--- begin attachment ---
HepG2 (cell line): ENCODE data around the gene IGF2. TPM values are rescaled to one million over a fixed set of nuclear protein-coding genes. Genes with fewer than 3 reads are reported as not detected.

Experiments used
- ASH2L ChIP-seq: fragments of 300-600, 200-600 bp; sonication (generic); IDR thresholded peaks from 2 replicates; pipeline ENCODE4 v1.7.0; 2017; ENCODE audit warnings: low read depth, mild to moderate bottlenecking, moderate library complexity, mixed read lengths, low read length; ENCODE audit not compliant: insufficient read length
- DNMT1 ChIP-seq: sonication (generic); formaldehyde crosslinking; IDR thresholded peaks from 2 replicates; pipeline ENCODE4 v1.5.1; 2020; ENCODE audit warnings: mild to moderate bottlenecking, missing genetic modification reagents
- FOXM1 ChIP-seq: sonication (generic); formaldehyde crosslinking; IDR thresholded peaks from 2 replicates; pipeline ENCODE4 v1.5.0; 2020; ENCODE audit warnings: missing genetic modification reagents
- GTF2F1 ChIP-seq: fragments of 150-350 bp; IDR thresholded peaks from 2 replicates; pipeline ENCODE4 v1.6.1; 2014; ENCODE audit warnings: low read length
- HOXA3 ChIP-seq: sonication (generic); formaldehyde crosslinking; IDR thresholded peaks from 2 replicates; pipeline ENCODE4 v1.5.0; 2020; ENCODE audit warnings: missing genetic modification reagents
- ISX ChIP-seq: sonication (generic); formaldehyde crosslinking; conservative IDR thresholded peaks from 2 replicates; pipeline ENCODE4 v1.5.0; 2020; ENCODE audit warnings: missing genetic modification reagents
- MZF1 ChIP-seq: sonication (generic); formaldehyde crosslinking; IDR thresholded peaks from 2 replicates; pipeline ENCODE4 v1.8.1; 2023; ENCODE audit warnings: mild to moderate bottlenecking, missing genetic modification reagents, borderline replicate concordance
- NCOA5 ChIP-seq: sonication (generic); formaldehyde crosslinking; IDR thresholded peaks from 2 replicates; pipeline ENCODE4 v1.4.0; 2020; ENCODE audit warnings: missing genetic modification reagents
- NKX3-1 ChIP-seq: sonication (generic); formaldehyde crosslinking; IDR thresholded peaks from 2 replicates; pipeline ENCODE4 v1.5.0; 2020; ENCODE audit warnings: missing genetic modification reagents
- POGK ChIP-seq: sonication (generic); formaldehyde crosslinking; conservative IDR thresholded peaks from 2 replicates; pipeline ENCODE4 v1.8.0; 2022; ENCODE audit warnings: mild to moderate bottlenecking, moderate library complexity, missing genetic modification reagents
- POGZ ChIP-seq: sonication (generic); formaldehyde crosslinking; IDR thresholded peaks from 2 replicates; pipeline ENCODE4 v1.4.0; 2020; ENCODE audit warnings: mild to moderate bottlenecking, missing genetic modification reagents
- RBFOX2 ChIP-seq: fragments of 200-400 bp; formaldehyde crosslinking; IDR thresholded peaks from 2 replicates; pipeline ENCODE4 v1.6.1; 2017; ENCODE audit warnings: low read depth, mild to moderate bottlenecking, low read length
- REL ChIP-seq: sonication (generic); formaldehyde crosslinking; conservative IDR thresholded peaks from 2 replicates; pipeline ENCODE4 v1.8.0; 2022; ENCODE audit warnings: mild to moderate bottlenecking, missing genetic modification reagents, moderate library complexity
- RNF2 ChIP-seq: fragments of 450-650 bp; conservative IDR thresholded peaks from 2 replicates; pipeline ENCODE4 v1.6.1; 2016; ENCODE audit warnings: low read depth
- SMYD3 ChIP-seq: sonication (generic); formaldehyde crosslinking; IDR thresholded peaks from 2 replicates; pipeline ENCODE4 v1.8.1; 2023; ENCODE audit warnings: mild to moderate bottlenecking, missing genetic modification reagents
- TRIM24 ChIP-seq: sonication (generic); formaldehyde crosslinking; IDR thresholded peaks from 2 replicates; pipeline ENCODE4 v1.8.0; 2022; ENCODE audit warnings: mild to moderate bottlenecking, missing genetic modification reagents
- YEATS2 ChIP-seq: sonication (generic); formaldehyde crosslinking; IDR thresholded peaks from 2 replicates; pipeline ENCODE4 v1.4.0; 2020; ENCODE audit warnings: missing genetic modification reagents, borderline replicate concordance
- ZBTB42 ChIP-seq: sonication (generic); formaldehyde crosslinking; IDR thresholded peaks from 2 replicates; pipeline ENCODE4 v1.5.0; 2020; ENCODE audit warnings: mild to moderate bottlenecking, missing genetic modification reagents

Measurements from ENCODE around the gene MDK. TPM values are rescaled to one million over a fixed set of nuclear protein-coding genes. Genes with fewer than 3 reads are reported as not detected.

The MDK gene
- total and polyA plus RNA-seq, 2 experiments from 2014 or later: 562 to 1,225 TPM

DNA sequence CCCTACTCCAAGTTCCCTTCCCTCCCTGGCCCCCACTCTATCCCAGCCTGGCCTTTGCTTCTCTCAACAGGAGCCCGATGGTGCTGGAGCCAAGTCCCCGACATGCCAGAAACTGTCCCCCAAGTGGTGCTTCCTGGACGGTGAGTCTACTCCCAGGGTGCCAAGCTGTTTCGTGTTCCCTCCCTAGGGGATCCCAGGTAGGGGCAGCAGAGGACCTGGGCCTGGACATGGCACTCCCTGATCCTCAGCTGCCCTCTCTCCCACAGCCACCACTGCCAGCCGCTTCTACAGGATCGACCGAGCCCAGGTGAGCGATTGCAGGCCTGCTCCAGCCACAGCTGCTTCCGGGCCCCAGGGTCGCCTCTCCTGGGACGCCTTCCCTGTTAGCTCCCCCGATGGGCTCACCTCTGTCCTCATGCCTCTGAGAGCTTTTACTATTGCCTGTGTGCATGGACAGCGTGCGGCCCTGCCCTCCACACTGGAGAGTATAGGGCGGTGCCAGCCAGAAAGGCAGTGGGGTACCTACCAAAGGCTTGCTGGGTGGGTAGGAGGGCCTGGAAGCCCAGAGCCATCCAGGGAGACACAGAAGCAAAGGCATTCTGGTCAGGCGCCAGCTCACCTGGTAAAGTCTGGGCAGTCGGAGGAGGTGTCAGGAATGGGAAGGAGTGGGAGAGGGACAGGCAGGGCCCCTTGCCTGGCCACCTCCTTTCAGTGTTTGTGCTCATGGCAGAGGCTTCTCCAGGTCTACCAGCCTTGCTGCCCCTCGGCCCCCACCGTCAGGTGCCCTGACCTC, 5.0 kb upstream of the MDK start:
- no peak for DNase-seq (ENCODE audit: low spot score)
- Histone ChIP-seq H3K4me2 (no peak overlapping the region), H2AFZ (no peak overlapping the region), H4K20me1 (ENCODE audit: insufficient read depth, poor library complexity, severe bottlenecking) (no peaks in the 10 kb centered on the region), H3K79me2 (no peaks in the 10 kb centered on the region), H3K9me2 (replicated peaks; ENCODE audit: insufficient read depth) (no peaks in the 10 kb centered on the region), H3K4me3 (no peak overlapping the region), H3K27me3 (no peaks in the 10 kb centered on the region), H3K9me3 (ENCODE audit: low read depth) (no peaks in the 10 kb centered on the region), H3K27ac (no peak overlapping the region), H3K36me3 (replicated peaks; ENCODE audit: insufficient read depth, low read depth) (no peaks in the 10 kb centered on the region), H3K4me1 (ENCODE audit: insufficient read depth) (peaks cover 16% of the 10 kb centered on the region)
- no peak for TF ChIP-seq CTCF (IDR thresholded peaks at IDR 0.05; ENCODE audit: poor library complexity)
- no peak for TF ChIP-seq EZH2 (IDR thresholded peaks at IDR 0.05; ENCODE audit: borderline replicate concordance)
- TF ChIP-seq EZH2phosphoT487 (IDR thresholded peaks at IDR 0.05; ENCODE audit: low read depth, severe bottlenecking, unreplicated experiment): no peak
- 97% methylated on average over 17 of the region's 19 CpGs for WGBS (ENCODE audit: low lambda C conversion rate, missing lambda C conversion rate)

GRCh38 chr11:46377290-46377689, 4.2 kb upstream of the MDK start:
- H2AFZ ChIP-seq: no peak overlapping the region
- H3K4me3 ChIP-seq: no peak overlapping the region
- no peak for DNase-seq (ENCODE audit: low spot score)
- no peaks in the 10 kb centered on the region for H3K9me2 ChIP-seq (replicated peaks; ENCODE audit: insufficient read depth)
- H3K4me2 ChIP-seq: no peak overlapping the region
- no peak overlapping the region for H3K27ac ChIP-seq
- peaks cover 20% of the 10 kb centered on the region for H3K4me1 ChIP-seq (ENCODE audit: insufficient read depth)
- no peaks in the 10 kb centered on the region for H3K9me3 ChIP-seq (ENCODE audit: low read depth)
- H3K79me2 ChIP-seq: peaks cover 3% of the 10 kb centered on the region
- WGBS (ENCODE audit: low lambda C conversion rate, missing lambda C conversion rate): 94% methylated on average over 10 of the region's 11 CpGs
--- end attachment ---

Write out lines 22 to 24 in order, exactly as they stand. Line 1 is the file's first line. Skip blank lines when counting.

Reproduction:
The MDK gene
- total and polyA plus RNA-seq, 2 experiments from 2014 or later: 562 to 1,225 TPM

DNA sequence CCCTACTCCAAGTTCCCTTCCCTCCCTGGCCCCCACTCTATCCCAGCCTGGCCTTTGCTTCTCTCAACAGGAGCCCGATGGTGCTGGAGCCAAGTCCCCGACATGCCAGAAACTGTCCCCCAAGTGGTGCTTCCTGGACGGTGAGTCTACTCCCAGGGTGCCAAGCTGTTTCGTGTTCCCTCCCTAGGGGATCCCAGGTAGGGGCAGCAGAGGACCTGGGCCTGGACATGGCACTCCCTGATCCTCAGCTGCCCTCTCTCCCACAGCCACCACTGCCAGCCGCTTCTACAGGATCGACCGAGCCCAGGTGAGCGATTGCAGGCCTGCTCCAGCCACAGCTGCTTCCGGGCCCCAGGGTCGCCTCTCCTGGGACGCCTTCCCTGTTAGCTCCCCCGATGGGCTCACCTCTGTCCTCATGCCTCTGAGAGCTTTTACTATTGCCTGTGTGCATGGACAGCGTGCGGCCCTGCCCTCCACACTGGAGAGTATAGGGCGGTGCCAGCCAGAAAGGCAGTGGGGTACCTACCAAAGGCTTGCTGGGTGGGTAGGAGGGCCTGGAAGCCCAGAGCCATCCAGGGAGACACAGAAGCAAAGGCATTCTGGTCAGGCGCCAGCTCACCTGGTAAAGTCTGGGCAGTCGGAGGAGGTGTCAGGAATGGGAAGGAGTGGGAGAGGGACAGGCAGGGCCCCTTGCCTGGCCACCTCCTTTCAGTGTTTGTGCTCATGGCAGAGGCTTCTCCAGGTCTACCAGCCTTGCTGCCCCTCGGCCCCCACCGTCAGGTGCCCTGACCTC, 5.0 kb upstream of the MDK start: